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Weeki Wachee River worthy of protection, former state official says

Kayakers enjoy a morning paddle down the Weeki Wachee Springs River at Weeki Wachee State Park. [Michele Miller]
Kayakers enjoy a morning paddle down the Weeki Wachee Springs River at Weeki Wachee State Park. [Michele Miller]
Published Jan. 28
Updated Jan. 28

By Fritz Musselmann

After more than 20 years of state and local governments ignoring recommendations to protect the long-term integrity and beauty of the Weeki Wachee River, a study finally has been conducted by a third-party consultant, funded by the Southwest Florida Water Management District and Hernando County, to evaluate how recreational use affects natural systems along the river.

The study links some recreational activities with environmental impacts on the river, such as prop scarring, uprooting of vegetation, improper docking, wading, trampling of vegetation and damage from rope swings. The study also includes common sense policy and management options for agencies to consider implementing to reduce recreational impacts.

Over the past four years, there has been enormous public outcry over the number of kayaks launched from Weeki Wachee Springs State Park that has exacerbated many of the impacts described above, to say nothing of the overcrowding and limiting of access by the community to Rogers Park. To be fair, five private kayak rental businesses use the river and potentially contribute to the impacts on the river.

As background, the community-supported 2011 unit management plan limits the number of “users” launched from the State Park to 280 per day. However, in April 2017, the Florida Department of Environmental Protection finally fessed up that “in the past, there has been no limit on the number of kayaks and canoes launched through Weeki Wachee Springs State Park — sometimes more than 900 per day.”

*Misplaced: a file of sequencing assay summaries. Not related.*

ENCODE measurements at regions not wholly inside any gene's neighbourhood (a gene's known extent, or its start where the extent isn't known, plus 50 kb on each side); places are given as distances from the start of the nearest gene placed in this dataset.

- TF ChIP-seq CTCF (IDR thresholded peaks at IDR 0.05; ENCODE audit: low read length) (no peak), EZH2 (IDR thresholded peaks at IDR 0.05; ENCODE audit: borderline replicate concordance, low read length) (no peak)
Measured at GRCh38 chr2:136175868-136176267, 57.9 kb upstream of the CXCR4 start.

In a show of arrogance, the State Park’s response was slow and painful for the community, starting with a “pilot project” reducing the number of launches to 560 per day, then 400 per day, and finally in October 2018 (after pressure from state Sen. Wilton Simpson) back to 280 “users” per day.

It obviously was all about revenue and not protecting our natural resources or providing a quality recreational experience.

Past missteps are not completely the fault of the Florida Park Service. The Water Management District, which leases the property to the State Park, failed to enforce the terms and conditions of its lease, including the requirement in the Park’s 2011 plan limiting the number of users launched from the park.

One of the most important short-term goals for implementing the study’s findings will be for the County, County Sheriff, state Department of Environmental Protection and the Florida Fish and Wildlife Conservation Commission to stop pointing fingers at each other and agree on their respective responsibilities to protect the river and enforce common sense management options to reduce recreational-user impacts.

Here’s some irony, let us not forget that the Department of Environmental Protection designated Weeki Wachee an “Outstanding Florida Water.” According to Florida statutes, the designation makes it “worthy of special protection because of its natural attributes” and restricts activities that lower water quality or otherwise degrade the water body.

Lastly, and equally important, while I understand the desire to promote tourism to increase revenues at the local and state level, there appears to be little effort to explain the sensitivity of the unique natural resources, in this case the Weeki Wachee River, that draw visitors to our state.

There’s a public workshop to provide the results of the study on Feb. 5 at 5:30 p.m. at the Coast Guard Auxiliary in Hernando Beach.

Musselmann is the former Land Resources Director, Southwest Florida Water Management District

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